A thought that occurred to me was: could Stitch Fix one day transition from a direct seller of clothing to a seller of backend services for other clothing retailers and brands à la Amazon with their marketplace and AWS? A thought I had was that perhaps they offer personalization APIs and logistics services and become a standard for how people buy clothing online.
Draft Kings (DKNG) at $46.00
I promised myself to do this less, but Draft Kings was a FOMO-driven buy as my friends all picked up positions, and I didn’t want to feel left out. I don’t know the sports gambling landscape too well but it’s clear that more and more states will legalize sports gambling and the pro leagues have embraced them as well. The question is how well Draft Kings will fare against the competition, which includes FanDuel, BetMGM, and Penn National Gaming (driven by Barstool Sports). I won’t be too upset if this stock stagnates but I also won’t be too surprised if the stock continues to stay hot and keep gaining.
IAC (IAC) at $190
IAC is a holding company that wholly owns or holds majority control of brands like ANGI Homeservices, Vimeo, Care.com, and Dotdash. In 2020, IAC completed its spin-off of Match Group (MTCH), which owns dating brands like Match.com, Tinder, okcupid, and Hinge. I’ve owned a position in Match Group for some time and it’s done pretty well, going from $66 to over $150 in less than 2 years.
My interest in IAC comes because of its plans to spin off video hosting service Vimeo. I’ve used Vimeo personally and for Barrel since its inception and have seen its transformation from higher brow YouTube-wannabe to an enterprise video hosting solution and indispensable tool for creatives. While IAC saw a jump in stock price on news of the spin-off, implying that the gains are pretty much baked in, I can see a scenario in which Vimeo continues its fast growth (44% year-over-year in Q3 2020) and grows into a solid standalone business.
Facebook (FB) at $248.54
Back in 2015, I started buying up as much Facebook as I could, seeing how much of our clients’ dollars it was consuming via its advertising platform. The staggering growth of Instagram was also a sign that Facebook was just getting started.
The scale and financial success of Facebook is truly staggering. The company continues to mint profits, and calls for boycotts, especially over the summer, didn’t make a dent. It’s an amazing money-making machine that knows how to take ads and put them in place of the people who’re likely to respond to them.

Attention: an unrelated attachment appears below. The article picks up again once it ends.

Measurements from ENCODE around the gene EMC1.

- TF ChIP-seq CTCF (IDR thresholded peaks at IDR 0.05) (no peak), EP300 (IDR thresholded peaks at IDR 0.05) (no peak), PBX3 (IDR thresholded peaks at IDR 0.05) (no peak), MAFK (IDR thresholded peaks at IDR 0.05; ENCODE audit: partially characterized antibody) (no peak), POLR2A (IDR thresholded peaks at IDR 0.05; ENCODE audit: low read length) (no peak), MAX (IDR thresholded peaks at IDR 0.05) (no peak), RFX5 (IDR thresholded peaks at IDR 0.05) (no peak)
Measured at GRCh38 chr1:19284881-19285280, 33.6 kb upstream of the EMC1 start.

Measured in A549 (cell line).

Facebook feels like a risky company to own in the long-term because of various threats: government regulation and anti-trust moves might break it apart; hate speech, misinformation, and other unsavory uses of the platform continually plague its brand; and there are social media platforms like Snap and TikTok siphoning off its user engagement. I don’t see Facebook’s position eroding much in the coming years and can even see further growth as it extends its tentacles further down the purchase funnel and integrates its platforms more tightly with checkouts and payments.
Facebook is my third-largest single-stock position. It was by far my largest position until 2019, when I sold some to fund the down payment on our new apartment. I joked to my friends that I’m investing in Facebook now to fund my future vacation home. I added a good chunk of shares in October at $279 and saw the price slide down steadily since then. It felt like a good time to add some more once it hit below $250. Even with that, my overall cost basis for Facebook stock is right around $131.
Top 10 Single Stock Holdings
I’ll include a screenshot of my top 10 single stock holdings every time I do a Recent Stock Buys update so I can go back and see how this evolves over time. I use Personal Capital (disclosure: affiliate link) to link all my brokerage and retirement accounts together and see stuff like this.
Here’s the latest as of January 18, 2021:
I’ve owned shares of Apple since 2008 and Amazon since 2014. Cool to see these two really grow over the long-term.